Teaching the Teachers
Helping faculty master digital technology teaching tools
Technology is moving ever more into education as students use mobile devices, laptops and online content as daily tools.
But while today’s students are quite comfortable infusing technology into almost everything they do, that’s not always the case for faculty. Many embrace technology in their pedagogy, but those less familiar are unlikely to confidently embrace tools that are new and for some, intimidating. Having high tech classrooms and tools is effective only if the faculty know how to use them — and are comfortable doing so.
The University of Mary Washington considered this reality more than six years ago as it envisioned what became the Hurley Convergence Center, a one-of-a-kind building at UMW, where a variety of technology, information and teaching resources come together.
The center includes wired and wireless network access, a digital knowledge center where students tutor other students on digital projects, a mix of classrooms, including active learning ones, seminar rooms, team collaboration studios, a multimedia lab and a 200-seat digital auditorium for lectures and training. Other features include a café, digital media production facilities, multi-media presentation spaces and multi-function collaboration rooms. Most of these spaces, faced with glass walls, put the activities within on display and allow the users to remain connected through the multi-story atrium to the energy surrounding them. Interactive technology on full display.
The center was envisioned as a 21st Century manifestation of readily accessible information, student-staff engagement and student collaboration and innovation.
Helping faculty explore
It was also expanded to create a non-threatening staff training center to help faculty explore, train, and master the tools that will help them teach technologically savvy millennials more effectively.
Jeffrey McClurken, University of Mary Washington professor and Special Assistant to the Provost for Teaching, Technology, and Innovation, says that not all of the school’s 200 faculty have re-engineered teaching styles to accommodate more technology, "and not all should."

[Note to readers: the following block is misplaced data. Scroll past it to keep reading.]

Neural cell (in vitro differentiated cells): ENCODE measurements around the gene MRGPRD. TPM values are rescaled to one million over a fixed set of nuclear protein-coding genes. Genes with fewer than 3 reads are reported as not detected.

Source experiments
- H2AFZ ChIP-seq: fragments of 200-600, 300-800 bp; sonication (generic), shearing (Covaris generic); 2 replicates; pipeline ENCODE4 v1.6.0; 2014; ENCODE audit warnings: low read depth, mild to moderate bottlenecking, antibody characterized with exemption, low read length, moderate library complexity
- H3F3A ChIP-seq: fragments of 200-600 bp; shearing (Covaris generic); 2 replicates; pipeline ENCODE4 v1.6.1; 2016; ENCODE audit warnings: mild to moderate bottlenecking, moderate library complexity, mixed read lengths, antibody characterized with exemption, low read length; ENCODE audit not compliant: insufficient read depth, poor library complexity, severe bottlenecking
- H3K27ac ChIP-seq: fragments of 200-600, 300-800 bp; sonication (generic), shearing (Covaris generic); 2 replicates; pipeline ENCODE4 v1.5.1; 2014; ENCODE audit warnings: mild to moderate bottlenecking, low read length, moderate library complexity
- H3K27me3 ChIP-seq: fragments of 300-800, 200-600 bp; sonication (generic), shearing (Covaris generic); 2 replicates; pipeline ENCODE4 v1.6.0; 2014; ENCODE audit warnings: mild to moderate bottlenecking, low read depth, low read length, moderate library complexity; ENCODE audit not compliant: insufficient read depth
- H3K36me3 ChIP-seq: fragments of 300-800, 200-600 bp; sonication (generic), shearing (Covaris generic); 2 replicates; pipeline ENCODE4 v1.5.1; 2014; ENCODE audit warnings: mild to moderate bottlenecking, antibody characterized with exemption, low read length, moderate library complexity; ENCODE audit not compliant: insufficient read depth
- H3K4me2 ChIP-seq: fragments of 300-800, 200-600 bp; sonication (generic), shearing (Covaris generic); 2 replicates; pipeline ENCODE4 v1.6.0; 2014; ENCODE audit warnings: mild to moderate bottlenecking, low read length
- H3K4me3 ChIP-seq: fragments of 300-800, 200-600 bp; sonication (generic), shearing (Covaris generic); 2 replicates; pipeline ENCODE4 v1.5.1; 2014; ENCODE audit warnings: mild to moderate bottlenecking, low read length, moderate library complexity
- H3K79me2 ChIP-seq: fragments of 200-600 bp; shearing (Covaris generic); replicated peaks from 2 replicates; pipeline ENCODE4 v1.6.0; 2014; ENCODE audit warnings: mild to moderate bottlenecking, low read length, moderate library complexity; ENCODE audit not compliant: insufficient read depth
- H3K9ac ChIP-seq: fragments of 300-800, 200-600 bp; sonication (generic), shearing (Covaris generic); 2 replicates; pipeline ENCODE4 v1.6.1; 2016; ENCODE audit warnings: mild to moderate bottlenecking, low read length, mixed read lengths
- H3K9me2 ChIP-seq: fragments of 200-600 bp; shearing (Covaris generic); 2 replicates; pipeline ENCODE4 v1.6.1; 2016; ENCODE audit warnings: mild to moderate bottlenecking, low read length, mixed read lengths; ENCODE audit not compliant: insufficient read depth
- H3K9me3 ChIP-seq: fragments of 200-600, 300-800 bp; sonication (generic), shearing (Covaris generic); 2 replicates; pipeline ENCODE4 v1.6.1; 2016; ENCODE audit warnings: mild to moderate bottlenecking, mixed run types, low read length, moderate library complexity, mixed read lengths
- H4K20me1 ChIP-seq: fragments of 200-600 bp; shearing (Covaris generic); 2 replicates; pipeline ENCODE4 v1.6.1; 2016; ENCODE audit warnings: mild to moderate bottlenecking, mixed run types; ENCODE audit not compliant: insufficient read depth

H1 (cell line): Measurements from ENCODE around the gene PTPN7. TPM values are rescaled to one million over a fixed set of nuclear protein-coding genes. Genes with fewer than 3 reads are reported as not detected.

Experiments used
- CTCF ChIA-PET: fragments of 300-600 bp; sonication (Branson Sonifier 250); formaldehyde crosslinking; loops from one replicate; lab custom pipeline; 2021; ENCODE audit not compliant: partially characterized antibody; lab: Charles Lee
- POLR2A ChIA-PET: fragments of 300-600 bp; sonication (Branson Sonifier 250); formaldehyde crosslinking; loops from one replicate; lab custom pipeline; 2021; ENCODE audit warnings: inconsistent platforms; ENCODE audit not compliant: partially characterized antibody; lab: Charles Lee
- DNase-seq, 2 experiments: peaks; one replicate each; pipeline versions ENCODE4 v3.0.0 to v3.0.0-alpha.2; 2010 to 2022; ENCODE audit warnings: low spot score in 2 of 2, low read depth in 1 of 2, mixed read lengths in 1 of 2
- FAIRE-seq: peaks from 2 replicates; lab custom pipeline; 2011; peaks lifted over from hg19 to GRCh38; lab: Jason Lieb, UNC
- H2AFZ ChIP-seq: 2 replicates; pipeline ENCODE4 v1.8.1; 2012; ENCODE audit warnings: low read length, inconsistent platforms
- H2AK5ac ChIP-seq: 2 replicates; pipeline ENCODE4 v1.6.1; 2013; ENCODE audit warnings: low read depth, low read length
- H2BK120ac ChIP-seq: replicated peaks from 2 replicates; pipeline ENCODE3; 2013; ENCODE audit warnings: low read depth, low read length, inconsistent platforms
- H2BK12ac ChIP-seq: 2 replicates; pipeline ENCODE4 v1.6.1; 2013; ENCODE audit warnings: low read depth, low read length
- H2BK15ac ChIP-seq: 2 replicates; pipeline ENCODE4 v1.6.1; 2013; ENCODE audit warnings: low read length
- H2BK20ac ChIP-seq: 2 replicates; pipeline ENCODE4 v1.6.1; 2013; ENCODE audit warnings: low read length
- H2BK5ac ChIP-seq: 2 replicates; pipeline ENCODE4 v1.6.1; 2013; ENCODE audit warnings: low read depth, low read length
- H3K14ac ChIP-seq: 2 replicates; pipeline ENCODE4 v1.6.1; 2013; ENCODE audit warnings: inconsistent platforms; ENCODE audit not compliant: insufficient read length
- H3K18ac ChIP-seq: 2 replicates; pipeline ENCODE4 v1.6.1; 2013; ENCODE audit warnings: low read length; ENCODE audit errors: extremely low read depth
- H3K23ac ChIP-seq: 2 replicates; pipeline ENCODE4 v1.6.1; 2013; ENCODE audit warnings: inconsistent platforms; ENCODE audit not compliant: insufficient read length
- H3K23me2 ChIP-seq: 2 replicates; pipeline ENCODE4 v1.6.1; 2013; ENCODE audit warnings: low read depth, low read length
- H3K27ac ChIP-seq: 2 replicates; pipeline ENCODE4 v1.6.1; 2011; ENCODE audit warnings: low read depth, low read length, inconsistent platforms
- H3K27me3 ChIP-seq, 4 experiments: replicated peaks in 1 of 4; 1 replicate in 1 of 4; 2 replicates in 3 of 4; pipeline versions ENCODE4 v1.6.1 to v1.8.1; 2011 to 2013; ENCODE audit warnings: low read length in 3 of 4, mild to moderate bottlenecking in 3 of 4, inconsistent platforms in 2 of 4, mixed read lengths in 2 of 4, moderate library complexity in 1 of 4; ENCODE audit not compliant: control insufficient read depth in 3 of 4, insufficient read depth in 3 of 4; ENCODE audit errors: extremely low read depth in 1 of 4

But now that the center has been open for three years, more of them are coming to the center to ask how technology might accentuate their teaching efforts, and they’re learning from other faculty and early adopters who have already folded technology into the classroom.
One biology instructor, for example, started booking the active learning classroom on Fridays so that students could more easily work in small groups at tables, and then share their research that day with their classmates. In the regular classroom, small group work was limited by the room set up and inflexible furniture, leaving groups to often spill out into the hallway.
Almost all of the faculty have also set up their own domains and more of them are using the tech support help that workers at the center offer.
“We’re constantly balancing giving early adopters (faculty) the support they need and reaching out to others,” McClurken says.
A high level of commitment was required to create a setting that offered the most effective teaching-learning tools. More than a quarter of the construction budget went to building and equipment technology, including flexible furniture such as tables and chairs that can used in a seminar setting one day and a small group environment the next.
The center’s Division of Teaching and Learning Technologies offers training in a variety of spaces that allow students, faculty, and staff to interact on both curricular and extracurricular projects, reducing the anxiety associated with tech-intimidation. Self-service workstations and spaces are outfitted with computer, video production, and other technologies to help users transition to the latest tools and approaches.
The investment has clearly been worth it as evidenced by the building’s use. "It is packed, with students after four in the afternoon, as they gather to study and hang out, in groups or alone," McClurken says. Earlier in the day, students and faculty are coming and going given use of the various classrooms and spaces.
The center is also a place for the University of Mary Washington to further discussions on digital technology in teaching. A recent week-long conference on “Digital Pedagogy Lab” attracted 100 participants from around the world, including 20 faculty and staff from the University of Mary Washington.
The center “is being used by everybody as we hoped it would be,” says Jerry Slezak, the University’s Director of IT Support Services. Technology for UMW students, staff, and faculty, it turns out, is both useful and well used.